Staff cannot always be expected to speak English and so the registration appointment will usually be conducted in German. If possible, take a German speaker along with you. You can often print off and fill out the registration form (Anmeldeformular) in advance from your citizens' office's website to help you prepare. It is also possible for someone who speaks German to attend the appointment in your place. They will need a letter signed by you authorising them to act on your behalf. They will also have to take your completed registration form and corroborating documents along with them, as well as their own passport or identity card.  

Church tax (Kirchensteuer)

You will be asked at your registration appointment whether you belong to a religious denomination. If you identify as either Protestant (evangelisch) or Catholic (katholisch), you will be expected to pay a church tax of between eight and nine percent of your annual income tax. To avoid paying it, make sure you register yourself as "without religion" (ohne Religion).

Citizens’ offices (Bürgerämter) contact details

You can find your local citizens' office by selecting "Einwohnermeldeamt" and entering your postcode on the Deutsche Post website. There are usually multiple ones in each German city. You do not necessarily need to register at the office closest to you, so it might be worth going to one further away if they have an appointment available sooner.

Documents needed to register

Your citizens' office's website will list exactly which documents you need to bring with you to the appointment. The required documents are usually:

  • Valid passport or ID card (not a driving licence).
  • Visa (if applicable).
  • Proof of residence certificate (Wohnungsgeberbestätigung - see below).
  • Completed registration form (if someone is attending on your behalf; otherwise the registration form will be filled out by the official at your appointment).
  • Marriage certificate (if applicable).

Note: if you are registering multiple people at the same time (i.e. your partner or children), make sure to bring all of their documents as well. It is acceptable to have one proof of residence certificate for more than one person.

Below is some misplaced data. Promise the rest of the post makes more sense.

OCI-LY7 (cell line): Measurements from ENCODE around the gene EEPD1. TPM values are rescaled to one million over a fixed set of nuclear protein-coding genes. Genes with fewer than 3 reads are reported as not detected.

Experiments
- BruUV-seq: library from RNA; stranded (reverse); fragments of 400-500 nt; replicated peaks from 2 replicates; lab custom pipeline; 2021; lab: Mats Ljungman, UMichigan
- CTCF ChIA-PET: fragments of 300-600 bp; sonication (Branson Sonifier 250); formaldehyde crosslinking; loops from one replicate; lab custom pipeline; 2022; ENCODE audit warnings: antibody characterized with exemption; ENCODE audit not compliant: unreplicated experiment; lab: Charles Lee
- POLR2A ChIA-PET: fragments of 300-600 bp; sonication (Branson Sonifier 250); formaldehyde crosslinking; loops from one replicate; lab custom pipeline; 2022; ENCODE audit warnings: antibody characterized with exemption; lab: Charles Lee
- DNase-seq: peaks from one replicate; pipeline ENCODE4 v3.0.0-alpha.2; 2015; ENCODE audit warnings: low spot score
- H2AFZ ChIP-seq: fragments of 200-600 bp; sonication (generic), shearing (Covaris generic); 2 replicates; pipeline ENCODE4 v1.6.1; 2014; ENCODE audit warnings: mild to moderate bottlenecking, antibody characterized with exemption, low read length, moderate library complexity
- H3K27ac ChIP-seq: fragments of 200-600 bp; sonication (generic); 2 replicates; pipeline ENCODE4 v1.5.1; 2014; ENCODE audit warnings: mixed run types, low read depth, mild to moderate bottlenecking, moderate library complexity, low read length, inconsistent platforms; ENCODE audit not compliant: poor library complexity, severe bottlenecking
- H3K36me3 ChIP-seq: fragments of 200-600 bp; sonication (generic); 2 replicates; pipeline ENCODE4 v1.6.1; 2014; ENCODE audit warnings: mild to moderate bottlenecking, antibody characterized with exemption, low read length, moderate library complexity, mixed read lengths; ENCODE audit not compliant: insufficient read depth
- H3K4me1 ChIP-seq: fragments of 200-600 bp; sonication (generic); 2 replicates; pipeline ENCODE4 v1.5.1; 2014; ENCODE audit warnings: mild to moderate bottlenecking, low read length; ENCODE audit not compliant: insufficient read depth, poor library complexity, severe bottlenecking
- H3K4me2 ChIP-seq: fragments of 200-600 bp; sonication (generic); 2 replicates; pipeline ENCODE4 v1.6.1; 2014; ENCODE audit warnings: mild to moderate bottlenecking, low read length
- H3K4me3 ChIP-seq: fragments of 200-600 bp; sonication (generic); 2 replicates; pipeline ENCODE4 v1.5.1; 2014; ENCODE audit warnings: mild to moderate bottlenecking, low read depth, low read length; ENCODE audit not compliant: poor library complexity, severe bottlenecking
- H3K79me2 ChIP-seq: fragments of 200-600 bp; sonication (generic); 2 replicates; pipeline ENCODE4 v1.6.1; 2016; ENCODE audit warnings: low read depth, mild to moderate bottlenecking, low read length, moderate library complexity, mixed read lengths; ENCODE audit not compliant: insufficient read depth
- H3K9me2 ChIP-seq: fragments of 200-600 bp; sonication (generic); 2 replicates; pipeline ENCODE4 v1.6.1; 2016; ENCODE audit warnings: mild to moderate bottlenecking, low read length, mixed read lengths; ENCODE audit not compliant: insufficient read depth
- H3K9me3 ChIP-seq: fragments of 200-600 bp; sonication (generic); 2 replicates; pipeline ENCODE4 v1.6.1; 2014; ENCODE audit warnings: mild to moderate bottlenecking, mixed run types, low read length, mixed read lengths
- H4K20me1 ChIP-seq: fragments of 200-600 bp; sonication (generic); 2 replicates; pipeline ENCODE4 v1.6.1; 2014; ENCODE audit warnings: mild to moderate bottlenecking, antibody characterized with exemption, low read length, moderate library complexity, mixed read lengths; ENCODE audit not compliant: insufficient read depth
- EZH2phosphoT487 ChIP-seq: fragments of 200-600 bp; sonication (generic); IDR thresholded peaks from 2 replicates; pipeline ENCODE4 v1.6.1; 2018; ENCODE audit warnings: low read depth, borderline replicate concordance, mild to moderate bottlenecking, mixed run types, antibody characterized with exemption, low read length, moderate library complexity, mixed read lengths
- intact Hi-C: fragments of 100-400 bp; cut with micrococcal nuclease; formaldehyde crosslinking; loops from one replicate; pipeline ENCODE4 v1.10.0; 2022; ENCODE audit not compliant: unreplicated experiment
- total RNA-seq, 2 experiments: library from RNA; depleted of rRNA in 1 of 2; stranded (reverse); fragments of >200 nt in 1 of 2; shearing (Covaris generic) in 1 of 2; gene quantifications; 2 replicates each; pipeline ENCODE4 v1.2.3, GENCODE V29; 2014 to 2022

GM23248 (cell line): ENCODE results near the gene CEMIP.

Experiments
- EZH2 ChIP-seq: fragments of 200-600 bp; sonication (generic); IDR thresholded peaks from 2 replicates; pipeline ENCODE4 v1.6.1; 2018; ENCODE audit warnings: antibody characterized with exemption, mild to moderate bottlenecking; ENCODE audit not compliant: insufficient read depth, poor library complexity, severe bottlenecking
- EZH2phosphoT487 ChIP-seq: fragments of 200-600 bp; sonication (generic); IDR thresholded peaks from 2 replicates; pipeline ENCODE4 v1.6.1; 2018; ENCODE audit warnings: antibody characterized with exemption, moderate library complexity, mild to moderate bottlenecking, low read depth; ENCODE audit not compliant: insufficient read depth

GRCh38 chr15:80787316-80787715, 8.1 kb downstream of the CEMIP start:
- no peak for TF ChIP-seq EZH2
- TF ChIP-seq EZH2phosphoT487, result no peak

Proof of residence certificate (Wohnungsgeberbestätigung)

Once you start renting a room or apartment, it is important to ask your landlord for a proof of residence certificate (Wohnungsgeberbestätigung). A rental contract will not suffice.

As of November 2015, the federal government has made it compulsory for landlords to cooperate with registration by providing proof of residence. As so much bureaucracy in Germany depends on having a certificate of registration, it would be inadvisable to rent a place from a landlord who refuses to provide a residence confirmation.

Penalties for not registering

Registering is compulsory for all citizens by law. Remaining unregistered, giving incorrect details or registering late are not permitted. If you do not register correctly, you could be fined up to 1.000 euros.

Registering for a short stay

If your stay in Germany will be less than three months but you are working or studying, you will need a registration certificate and / or a tax ID, which means you will still need to register at your local citizens' office. 

Changing address

If you change your address in Germany you will need to go through the same process again to register at your new address within 2 weeks. You do not need to de-register from your old address.  

De-registering

If you are leaving Germany permanently, you also need to de-register at the citizens' office within two weeks of moving out. You are not allowed to de-register more than one week before you move away.